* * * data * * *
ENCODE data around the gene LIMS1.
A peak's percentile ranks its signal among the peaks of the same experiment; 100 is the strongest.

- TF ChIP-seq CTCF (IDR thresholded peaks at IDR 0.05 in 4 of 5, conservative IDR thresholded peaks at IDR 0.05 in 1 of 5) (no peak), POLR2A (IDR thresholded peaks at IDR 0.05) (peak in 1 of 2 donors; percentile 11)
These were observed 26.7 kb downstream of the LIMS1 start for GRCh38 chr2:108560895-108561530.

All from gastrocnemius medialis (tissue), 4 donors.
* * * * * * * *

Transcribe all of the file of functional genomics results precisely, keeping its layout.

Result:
ENCODE data around the gene LIMS1.
A peak's percentile ranks its signal among the peaks of the same experiment; 100 is the strongest.

- TF ChIP-seq CTCF (IDR thresholded peaks at IDR 0.05 in 4 of 5, conservative IDR thresholded peaks at IDR 0.05 in 1 of 5) (no peak), POLR2A (IDR thresholded peaks at IDR 0.05) (peak in 1 of 2 donors; percentile 11)
These were observed 26.7 kb downstream of the LIMS1 start for GRCh38 chr2:108560895-108561530.

All from gastrocnemius medialis (tissue), 4 donors.